California Educator

March 2017

Issue link:

Contents of this Issue


Page 42 of 55

below. e school includes high percentages of families in poverty, English learners, and students with special educa- tional needs; roughly a third of the students do not have stable, permanent housing. By the time a given class reaches its senior year in high school, teachers tell me, there's roughly 80 percent turnover in students. On a continuum of teacher vs. administrative leader- ship, Encina is more teacher-led than most schools in its district, and San Juan Unified has more teacher leadership than most districts. SJTA President Shannan Brown was one of the 2011 California Teachers of the Year, and she is an effective advocate for teacher leadership at the local and state level. During her leadership of SJTA, the union and district have negotiated for the creation of school leader- ship teams at each school site, ensuring that teachers have a guaranteed voice and role in leading each school. To e x t e n d t h i s i d e a e v e n f u r t h e r a t E n c i n a , t h e u n i o n a n d d i s t r i c t w o r k e d o u t a m e m o r a n d u m o f un d erst an din g th at a d d ed f l e xi bi lity for th e s ch o o l and expanded responsibilities for teachers. Tara Nuth Kajtaniak, Fortuna High School I had an opportunity to visit a teacher who has both the IFT think tank and grant recipient experiences. Tara Nuth Kajtani ak t each es Engli sh and global studies in the small Humboldt County town of For- tuna, a bit south of Eureka. Tara fills me in on some of the key differences in understanding small towns, their schools, and their people. I would have anticipated the advantages of having a tight-knit community, but there are disad- vantages as well, including a degree of skepticism about change that can slow down innovation. Tara is the kind of teacher who welcomes a challenge, and she has equipped herself to meet those challenges in part through her IFT think tank involvement. (She drives or flies 250 miles or more to par- ticipate in these meetings.) Not only does this kind of engagement inspire and fuel her ef forts to improve, but the IF T connection has also helped Ta r a a n d m u l t i p l e c o l l e a g u e s l a n d m u l t i p l e I F T g r a n t s . Te n s o f t h o u s a n d s o f d o l l a r s h a v e h e l p e d h e r c r e a t e a vibrant global studies course, h elp ed a PE t each er de velop a n e w f itn e ss education program , and h elp ed anoth er c o l- l ea gu e initi at e a scho ol-c ommunity p ar tn ership in w hich graduating seniors creat e projects that "c h a n g e t h e w o r l d " ( i n a " t h i n k g l o b a l l y, a c t l o c a l ly " ki n d of w ay) . Tara's continued involvement with IFT provides her with an opportunity to exert a positive inf lu- ence on teaching around the state. Her IFT think tank came up with the idea of organizing an IFT Inn o v ation E xp o sition , organi z ed a s on e of th e preconference options for a CTA Good Teaching Conference. The union of fers multiple education conferences around the state each year, helping thousands of teachers learn from each other and improve their craft. The IFT Expo brought together dozens of grantees to share their work and inspire fellow teachers. After seeing these exciting exam- ples, expo attendees heard from IFT board members and grant application readers, who gave advice designed to help newly inspired teachers craft winning IFT grant applications. "Tara Nuth Kajtaniak is the kind of teacher who welcomes a challenge, and she has equipped herself to meet those challenges in part through her [CTA] Institute for Teaching think tank involvement." 41 March 2017 Shannan Brown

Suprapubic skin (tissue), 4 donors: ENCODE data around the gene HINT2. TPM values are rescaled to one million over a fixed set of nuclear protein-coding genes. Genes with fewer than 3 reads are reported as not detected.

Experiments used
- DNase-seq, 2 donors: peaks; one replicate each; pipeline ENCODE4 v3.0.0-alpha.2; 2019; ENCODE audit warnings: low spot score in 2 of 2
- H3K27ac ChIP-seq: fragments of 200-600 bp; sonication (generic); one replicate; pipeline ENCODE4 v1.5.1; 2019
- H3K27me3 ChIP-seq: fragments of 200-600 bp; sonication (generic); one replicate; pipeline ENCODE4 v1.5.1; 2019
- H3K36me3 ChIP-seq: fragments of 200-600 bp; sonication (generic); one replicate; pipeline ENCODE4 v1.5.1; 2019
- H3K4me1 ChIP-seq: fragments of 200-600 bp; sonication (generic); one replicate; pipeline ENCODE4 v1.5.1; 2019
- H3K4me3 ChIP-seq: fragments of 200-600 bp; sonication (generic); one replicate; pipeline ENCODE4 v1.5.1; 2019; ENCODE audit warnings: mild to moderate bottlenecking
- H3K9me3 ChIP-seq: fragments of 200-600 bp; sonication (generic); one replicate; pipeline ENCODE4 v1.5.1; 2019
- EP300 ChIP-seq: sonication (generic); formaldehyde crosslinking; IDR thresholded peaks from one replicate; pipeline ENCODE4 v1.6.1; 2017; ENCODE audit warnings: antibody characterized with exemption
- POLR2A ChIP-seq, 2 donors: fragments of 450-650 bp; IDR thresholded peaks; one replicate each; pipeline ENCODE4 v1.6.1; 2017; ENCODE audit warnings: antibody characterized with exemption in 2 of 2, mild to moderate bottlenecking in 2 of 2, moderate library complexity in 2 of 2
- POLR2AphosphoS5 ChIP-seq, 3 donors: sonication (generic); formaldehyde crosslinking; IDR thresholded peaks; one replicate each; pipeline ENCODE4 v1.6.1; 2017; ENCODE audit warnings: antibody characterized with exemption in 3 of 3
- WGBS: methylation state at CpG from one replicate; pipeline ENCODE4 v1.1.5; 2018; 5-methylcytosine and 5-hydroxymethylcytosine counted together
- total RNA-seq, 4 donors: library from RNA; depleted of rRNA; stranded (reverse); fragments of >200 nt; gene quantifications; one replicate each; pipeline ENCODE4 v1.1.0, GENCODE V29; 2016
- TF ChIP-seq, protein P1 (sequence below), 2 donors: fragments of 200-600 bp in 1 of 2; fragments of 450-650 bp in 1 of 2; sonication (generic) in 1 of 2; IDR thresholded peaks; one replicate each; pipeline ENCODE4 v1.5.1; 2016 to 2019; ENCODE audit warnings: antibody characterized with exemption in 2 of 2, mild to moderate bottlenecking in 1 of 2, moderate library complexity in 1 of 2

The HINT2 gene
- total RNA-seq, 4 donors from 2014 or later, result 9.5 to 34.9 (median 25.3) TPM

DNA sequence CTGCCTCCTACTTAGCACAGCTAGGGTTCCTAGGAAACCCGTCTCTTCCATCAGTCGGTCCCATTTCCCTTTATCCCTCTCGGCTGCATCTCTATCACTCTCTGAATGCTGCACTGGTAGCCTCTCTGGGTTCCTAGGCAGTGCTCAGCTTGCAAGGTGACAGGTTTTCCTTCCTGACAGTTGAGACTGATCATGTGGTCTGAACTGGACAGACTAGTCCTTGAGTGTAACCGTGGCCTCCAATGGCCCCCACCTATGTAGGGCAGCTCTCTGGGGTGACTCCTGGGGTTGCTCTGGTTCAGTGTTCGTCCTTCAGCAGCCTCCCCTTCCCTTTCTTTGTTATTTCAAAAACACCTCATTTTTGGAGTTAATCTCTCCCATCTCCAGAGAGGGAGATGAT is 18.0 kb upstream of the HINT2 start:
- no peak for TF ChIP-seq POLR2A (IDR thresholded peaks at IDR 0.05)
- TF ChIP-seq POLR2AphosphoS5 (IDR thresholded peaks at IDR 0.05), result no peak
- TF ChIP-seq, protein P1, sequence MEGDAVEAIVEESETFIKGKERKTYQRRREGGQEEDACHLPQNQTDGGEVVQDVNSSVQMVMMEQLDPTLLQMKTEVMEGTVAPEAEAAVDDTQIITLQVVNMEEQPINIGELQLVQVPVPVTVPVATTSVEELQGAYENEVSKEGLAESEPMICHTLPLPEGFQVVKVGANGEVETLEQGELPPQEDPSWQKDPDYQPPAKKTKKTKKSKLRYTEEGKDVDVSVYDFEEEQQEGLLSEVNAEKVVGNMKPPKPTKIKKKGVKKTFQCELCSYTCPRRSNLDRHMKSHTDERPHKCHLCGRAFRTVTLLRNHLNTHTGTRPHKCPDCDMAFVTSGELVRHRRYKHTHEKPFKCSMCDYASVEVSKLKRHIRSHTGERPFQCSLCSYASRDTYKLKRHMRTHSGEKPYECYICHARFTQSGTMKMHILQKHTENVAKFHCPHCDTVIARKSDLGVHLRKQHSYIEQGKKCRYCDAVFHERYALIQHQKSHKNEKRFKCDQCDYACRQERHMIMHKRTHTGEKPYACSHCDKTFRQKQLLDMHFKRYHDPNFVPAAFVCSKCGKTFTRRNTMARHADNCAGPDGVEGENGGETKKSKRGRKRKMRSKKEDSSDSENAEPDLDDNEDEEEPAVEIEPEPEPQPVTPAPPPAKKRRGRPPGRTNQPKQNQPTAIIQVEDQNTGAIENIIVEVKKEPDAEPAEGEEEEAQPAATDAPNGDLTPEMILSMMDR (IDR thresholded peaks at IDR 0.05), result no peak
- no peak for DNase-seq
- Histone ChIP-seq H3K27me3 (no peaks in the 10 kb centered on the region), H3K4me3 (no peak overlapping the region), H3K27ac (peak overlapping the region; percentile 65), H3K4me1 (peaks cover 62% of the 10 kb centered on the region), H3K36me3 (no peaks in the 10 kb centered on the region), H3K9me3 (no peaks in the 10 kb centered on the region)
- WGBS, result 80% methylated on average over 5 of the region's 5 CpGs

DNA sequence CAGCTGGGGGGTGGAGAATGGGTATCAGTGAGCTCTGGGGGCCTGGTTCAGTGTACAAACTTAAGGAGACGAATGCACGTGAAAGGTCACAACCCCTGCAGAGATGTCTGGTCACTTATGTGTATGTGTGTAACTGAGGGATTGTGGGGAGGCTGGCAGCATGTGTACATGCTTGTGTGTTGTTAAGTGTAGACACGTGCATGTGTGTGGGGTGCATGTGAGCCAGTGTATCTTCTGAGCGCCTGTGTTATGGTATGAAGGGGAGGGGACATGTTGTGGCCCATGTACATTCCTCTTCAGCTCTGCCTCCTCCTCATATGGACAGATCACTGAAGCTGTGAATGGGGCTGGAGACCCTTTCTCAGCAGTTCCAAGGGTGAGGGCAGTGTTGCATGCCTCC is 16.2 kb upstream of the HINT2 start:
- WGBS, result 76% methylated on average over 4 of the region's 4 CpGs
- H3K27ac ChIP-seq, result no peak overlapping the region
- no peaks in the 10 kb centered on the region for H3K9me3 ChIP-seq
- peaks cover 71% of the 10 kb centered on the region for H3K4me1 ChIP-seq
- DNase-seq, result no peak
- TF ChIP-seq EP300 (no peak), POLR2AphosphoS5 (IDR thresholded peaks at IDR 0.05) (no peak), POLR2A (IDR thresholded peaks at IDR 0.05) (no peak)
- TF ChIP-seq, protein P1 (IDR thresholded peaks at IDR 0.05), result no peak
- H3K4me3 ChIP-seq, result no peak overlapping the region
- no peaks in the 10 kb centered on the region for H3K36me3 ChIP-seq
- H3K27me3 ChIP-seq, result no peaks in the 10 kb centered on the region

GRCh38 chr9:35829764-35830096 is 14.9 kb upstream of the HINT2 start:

Articles in this issue

Archives of this issue

view archives of California Educator - March 2017